Blog: Unlocking the Real Value of Mobile Payments
For all the hype surrounding mobile payments, you would think consumers are banging down doors for the chance to pay with their phones. This isn’t the case though, and after close to 10 years of serious talk about mobile payments and countless wallet and mobile payments schemes launched, only 3 percent of U.S. consumers have ever tried it, according to a 2013 Bain & Company study.
This pitiful show of consumer support highlights a major disconnect between what consumers want out of mobile payments and what today’s services provide. The payments industry and those looking to innovate in the mobile payments space have been focused primarily on changing the payment mechanism from plastic to mobile. Consumers, however, have seen no value in this change. Spotty acceptance, coupled with consumer perceptions that mobile payments aren’t any simpler or more secure than card payments, has kept them from adopting. For this dynamic to change, consumers will need to see more value.
This begs the question, “How can we unlock more value for consumers through mobile payments?”
The answer has less to do with payments and more to do with the needs surrounding payments.
Invisible Payments: A Catalyst for Innovation
Giving consumers what they really need and want from mobile payments will require making payments as invisible as possible. To make this happen, we need industry standards for mobile payments at a platform level. This approach involves separating the payment from the overall purchase experience by making payments a simple service that can be accessed according to open, defined standards. In this environment, payments fade into the background.
This scenario is ideal for jumpstarting consumer adoption for a couple reasons. First, it will meet the basic needs that consumers require for payments—widespread acceptance, simplicity, security, speed, a predictable experience and control. Second, it will help focus efforts on unlocking additional value for consumers by addressing their unmet needs before and after the actual payment (more on this point below).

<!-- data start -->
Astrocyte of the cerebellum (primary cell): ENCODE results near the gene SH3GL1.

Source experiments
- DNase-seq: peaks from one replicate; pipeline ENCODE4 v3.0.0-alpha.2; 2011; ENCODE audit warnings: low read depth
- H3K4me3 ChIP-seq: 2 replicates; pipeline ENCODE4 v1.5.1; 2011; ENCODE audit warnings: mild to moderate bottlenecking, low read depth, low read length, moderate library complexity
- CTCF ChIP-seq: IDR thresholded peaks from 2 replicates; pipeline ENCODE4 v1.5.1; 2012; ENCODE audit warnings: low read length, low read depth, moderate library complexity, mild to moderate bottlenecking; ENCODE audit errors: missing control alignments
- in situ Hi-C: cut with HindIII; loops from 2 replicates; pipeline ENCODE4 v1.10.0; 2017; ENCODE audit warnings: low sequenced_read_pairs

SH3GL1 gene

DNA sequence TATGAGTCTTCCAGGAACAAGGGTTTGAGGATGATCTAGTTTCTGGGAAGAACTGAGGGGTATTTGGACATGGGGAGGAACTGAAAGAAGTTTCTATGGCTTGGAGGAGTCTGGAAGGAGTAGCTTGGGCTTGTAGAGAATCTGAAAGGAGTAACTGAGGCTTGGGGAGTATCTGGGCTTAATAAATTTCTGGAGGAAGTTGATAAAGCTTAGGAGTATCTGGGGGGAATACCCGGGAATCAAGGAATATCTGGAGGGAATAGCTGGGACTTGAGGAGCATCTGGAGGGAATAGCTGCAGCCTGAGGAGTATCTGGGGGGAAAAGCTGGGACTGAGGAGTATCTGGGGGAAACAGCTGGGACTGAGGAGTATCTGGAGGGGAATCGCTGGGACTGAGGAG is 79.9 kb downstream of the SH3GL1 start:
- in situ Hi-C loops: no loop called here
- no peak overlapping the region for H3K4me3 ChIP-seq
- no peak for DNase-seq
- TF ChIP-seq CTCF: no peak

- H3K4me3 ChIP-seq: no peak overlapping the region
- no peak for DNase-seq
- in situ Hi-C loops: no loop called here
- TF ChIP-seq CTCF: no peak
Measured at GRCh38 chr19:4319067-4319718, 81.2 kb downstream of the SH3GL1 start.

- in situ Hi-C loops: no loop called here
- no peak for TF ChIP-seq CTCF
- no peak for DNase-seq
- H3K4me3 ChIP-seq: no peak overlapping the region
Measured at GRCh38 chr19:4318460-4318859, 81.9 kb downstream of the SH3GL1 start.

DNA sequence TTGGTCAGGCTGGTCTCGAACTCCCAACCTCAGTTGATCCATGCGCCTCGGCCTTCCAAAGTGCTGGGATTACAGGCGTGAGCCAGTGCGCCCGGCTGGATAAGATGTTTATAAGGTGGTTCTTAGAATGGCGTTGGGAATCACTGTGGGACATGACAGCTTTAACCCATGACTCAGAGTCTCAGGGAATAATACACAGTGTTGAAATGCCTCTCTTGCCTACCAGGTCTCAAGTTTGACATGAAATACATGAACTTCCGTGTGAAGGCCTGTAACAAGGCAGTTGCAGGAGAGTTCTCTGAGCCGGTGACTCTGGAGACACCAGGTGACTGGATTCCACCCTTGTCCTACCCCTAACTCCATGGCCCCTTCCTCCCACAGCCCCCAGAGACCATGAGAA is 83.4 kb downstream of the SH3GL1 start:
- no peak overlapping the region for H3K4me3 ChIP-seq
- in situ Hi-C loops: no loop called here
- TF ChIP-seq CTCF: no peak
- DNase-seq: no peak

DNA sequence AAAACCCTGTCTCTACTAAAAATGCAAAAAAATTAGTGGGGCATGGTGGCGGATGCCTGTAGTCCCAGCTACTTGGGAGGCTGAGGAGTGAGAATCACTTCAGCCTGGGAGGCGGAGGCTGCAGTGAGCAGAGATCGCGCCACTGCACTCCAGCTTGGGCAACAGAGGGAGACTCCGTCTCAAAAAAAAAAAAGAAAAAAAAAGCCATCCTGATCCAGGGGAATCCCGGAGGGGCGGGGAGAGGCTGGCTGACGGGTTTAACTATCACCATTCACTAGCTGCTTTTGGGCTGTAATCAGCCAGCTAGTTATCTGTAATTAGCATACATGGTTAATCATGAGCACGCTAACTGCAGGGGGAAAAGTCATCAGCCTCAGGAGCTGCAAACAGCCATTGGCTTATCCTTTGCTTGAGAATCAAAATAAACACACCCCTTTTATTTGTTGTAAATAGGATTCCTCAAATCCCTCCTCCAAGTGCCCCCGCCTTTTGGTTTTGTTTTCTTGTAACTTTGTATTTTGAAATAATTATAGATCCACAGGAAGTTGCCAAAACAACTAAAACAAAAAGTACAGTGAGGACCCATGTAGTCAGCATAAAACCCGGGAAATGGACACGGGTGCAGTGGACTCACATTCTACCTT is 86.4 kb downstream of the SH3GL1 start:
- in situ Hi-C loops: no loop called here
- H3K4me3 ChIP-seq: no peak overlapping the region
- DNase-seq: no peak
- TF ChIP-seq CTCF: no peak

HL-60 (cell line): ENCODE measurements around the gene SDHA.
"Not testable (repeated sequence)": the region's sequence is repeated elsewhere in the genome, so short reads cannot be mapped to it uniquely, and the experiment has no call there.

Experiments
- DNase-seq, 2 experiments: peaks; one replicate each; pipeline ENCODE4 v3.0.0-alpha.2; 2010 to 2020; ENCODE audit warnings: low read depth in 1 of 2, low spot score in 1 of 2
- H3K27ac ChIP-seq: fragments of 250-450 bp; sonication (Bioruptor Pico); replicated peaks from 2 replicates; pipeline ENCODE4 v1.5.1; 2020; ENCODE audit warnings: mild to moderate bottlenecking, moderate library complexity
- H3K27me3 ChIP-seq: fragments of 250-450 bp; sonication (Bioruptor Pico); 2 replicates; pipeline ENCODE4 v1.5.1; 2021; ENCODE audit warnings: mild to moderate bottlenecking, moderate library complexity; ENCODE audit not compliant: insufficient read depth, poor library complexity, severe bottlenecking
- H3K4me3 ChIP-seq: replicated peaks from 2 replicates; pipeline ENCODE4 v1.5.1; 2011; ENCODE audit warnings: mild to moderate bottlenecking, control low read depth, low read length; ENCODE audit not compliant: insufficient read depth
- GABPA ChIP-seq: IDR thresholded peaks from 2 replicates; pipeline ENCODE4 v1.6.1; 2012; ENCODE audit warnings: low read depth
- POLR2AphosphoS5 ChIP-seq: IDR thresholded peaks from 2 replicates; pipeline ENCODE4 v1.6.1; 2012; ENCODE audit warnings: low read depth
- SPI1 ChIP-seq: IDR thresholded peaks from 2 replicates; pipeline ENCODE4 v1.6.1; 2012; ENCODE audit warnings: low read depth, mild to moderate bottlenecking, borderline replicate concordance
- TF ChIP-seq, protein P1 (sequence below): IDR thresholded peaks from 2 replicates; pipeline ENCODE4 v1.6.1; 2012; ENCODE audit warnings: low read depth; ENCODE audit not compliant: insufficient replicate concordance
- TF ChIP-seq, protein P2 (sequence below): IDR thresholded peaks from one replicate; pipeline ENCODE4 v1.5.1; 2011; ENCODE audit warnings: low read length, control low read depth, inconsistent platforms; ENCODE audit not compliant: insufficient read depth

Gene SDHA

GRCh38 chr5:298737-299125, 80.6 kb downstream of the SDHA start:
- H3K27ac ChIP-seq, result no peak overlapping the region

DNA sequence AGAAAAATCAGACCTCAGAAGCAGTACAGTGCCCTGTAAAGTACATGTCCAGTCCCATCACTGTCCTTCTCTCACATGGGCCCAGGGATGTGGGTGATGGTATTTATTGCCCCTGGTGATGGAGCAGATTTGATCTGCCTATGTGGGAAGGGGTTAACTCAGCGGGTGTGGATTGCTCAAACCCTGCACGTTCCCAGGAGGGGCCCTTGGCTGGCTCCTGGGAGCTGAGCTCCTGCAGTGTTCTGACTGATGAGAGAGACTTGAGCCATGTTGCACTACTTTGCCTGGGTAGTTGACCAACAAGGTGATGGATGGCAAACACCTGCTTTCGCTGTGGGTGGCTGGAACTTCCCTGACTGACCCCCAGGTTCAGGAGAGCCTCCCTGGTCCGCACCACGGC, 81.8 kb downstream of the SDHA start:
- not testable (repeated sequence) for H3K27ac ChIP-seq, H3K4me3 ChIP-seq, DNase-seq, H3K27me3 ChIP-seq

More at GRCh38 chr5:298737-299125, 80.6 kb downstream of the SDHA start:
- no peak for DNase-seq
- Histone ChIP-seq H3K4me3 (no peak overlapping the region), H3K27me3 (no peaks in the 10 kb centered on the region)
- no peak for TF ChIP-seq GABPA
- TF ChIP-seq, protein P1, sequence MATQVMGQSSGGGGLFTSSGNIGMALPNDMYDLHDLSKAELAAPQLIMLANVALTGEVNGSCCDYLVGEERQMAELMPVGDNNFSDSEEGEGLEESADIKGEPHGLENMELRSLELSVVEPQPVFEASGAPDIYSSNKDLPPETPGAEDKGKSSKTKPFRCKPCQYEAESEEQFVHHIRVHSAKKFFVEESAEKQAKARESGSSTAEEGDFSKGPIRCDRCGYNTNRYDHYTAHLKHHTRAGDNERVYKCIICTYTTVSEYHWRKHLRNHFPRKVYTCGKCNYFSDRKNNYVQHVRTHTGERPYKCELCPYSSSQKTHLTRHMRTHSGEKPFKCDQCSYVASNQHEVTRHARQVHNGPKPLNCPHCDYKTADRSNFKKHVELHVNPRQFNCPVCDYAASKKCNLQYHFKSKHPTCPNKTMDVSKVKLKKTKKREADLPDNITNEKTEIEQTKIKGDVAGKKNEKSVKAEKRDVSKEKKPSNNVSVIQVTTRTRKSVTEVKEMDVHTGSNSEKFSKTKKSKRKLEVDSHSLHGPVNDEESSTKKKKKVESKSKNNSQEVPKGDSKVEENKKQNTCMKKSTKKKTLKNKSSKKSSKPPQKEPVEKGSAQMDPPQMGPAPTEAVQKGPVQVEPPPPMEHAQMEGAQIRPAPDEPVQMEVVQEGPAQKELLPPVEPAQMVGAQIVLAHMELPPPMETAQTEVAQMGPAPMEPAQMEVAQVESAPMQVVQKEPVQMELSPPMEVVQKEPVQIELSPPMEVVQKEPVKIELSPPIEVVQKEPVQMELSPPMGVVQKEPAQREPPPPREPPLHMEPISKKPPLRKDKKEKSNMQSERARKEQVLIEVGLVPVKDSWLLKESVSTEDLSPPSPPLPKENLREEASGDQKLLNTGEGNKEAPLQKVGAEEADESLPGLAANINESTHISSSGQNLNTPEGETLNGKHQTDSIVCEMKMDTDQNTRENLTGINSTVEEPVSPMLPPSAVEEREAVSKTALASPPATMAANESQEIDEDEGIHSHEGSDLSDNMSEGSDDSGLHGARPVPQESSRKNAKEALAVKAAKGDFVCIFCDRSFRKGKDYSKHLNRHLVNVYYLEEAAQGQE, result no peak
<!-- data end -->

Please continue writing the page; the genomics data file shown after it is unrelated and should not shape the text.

|What we’ve witnessed in this space over the past few years was just an opening act for invisible payments.|
Realizing the benefits of “invisible” payments will require a few pieces to fall into place. First, the major payment networks must establish a technology standard at the POS. Second, Apple and Google, which control the two leading mobile operating systems, must coordinate to establish coding standards for app developers. Third, investment in back-end infrastructure is required to create a truly compelling consumer experience. Finally, consumers must be educated about payments security so they become comfortable transacting via mobile.
Meeting Consumer Needs along the Purchase Journey
I mentioned above that de-emphasizing the payment mechanism will bring more attention to the opportunities surrounding payments. Payments do not happen in a vacuum without context. They are just a small part of a larger journey consumers take when making a purchase. By looking at all of the events, needs and motivations leading up to and following payments, we are able to get a much better sense of where there are unmet consumer needs. By addressing these needs, additional value will be unlocked, and it is this value that will persuade consumers to ditch plastic and go mobile for payments and commerce.
Think about the needs consumers have before they actually pull the trigger and make a payment. They might want to research products or compare prices, for example, but there is not often an efficient and easily accessible means for them to perform these tasks. Similar pain points exist after payments are initiated (think warranty registrations, receipt management, etc.). Each consumer pain point or unmet need along the purchase journey represents an opportunity for innovation. Because most of the industry has been focused on payments instead of addressing consumers’ needs along the purchase journey, there are many such opportunities waiting to be addressed.
While efforts to get consumers to adopt mobile payments have failed to date, the future of payments will most certainly be transformed by mobile. What we’ve witnessed in this space over the past few years was just an opening act for invisible payments. When they become a reality, innovation to the surrounding commerce experience will commence in earnest. That’s when the real fun will begin!
Amir Wain is CEO of i2c Inc., a Silicon Valley-based payments processor. For further analysis of consumers’ pre- and post-payment needs and learning more about what areas are ripe for innovation, check out i2c’s latest white paper, “The Next Evolution in Commerce: Invisible Payments.” Amir can be reached at firstname.lastname@example.org.